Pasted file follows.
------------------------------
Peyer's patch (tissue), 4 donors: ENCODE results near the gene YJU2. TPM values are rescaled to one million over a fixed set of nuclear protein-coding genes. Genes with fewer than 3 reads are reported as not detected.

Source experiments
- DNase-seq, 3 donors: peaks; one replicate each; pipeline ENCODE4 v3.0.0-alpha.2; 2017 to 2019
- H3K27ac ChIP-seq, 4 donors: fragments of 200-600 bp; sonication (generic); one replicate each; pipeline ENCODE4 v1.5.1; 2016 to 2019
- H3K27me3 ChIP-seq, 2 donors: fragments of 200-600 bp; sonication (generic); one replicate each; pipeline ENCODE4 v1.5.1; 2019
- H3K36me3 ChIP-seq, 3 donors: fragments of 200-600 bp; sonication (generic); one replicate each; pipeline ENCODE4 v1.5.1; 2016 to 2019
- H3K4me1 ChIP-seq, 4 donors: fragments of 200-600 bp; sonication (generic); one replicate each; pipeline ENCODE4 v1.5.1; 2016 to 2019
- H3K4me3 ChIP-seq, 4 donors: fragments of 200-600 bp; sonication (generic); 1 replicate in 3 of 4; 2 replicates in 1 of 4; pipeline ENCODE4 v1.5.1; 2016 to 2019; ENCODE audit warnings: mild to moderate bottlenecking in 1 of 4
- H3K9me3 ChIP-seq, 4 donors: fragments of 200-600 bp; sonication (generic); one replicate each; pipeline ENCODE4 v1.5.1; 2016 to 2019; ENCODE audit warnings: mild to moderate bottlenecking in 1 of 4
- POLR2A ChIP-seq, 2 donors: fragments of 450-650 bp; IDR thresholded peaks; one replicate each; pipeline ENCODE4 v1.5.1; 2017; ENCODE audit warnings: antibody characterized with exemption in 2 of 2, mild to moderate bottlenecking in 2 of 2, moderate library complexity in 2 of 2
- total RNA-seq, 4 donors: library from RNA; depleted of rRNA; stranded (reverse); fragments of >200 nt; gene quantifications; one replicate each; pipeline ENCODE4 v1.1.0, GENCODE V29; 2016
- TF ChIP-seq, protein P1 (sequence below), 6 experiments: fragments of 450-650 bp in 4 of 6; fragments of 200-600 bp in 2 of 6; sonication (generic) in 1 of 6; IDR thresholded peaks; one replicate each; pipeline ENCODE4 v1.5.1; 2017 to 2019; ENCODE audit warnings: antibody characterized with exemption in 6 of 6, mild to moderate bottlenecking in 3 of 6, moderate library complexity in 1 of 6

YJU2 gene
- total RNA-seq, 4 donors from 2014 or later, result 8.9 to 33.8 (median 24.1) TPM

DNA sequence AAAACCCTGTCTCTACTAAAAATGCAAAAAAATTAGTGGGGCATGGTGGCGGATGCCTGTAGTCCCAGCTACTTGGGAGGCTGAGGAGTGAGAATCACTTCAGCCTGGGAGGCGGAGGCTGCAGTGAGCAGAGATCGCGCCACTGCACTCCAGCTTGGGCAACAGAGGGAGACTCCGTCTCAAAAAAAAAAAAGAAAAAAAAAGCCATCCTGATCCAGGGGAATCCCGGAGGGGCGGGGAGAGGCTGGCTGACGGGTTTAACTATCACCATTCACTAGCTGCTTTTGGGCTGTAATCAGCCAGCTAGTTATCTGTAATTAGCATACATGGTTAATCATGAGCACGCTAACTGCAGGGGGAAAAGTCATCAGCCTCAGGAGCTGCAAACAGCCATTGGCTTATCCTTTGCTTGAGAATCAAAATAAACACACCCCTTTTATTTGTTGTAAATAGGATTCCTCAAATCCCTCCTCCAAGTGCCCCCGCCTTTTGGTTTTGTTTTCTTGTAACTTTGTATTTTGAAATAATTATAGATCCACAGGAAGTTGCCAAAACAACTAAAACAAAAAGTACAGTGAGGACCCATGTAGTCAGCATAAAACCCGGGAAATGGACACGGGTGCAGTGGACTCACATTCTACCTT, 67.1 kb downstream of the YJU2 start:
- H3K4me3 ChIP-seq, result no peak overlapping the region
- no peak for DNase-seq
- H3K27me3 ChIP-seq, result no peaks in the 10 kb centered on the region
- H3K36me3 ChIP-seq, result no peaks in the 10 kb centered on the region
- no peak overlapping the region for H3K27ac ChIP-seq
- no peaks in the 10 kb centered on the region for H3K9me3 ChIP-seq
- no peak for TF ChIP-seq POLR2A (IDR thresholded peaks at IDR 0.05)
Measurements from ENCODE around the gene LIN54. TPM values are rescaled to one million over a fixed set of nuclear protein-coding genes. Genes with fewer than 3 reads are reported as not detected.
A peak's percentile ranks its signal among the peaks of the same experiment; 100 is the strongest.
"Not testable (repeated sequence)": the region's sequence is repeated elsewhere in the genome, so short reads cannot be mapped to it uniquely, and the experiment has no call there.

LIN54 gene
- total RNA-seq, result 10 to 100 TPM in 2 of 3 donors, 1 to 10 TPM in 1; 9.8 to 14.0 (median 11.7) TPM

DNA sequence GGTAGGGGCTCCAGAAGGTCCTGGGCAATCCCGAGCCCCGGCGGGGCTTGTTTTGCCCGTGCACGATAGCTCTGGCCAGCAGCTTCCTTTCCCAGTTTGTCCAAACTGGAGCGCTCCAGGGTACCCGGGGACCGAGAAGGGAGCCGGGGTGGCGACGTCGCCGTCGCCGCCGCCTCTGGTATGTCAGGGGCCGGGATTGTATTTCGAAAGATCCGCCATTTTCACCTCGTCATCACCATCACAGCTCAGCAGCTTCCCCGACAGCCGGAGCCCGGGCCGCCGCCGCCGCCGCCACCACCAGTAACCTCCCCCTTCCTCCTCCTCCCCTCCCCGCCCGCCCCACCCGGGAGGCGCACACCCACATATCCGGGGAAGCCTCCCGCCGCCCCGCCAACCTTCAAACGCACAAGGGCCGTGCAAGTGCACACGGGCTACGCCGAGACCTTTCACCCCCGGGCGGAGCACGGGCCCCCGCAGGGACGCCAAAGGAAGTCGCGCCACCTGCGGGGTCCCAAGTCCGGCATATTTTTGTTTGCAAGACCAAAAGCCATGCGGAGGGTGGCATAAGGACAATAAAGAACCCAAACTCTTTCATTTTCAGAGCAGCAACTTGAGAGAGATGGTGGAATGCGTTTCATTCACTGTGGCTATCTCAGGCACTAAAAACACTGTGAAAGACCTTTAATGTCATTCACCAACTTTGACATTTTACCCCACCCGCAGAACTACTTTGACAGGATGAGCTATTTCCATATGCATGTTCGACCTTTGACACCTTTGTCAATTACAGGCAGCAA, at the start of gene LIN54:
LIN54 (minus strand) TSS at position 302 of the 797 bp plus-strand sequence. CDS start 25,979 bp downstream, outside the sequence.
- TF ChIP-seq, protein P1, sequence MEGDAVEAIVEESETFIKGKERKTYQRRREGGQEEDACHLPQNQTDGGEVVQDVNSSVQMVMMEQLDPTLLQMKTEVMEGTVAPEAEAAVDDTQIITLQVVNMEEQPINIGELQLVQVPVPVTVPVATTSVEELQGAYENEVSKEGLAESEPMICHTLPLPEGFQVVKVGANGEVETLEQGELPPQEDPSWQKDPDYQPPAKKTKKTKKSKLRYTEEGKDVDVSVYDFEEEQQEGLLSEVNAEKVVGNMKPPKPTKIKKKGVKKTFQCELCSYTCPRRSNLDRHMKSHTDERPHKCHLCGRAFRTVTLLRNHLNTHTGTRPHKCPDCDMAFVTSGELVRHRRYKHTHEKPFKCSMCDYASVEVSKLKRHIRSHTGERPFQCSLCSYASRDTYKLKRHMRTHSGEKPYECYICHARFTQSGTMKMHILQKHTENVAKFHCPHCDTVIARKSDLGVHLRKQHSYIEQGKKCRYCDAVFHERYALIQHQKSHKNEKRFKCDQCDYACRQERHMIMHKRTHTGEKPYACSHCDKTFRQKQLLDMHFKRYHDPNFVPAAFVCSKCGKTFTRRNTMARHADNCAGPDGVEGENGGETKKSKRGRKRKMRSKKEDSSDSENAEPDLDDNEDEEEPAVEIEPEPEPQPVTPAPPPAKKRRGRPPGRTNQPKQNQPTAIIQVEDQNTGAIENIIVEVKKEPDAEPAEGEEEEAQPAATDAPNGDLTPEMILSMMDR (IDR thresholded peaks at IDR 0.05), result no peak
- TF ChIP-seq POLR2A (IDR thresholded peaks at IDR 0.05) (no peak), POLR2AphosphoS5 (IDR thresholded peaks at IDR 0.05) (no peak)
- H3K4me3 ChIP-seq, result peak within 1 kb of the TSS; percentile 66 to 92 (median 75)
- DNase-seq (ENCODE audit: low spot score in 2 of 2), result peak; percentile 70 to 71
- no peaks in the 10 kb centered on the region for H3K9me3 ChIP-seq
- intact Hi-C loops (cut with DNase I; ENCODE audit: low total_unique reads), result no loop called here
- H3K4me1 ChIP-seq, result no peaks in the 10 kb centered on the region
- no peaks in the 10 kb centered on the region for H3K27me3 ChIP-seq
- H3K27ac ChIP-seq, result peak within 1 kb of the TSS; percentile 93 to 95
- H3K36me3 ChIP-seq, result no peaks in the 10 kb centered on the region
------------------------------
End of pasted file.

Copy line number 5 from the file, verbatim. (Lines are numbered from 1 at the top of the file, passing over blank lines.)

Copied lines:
- H3K27me3 ChIP-seq, 2 donors: fragments of 200-600 bp; sonication (generic); one replicate each; pipeline ENCODE4 v1.5.1; 2019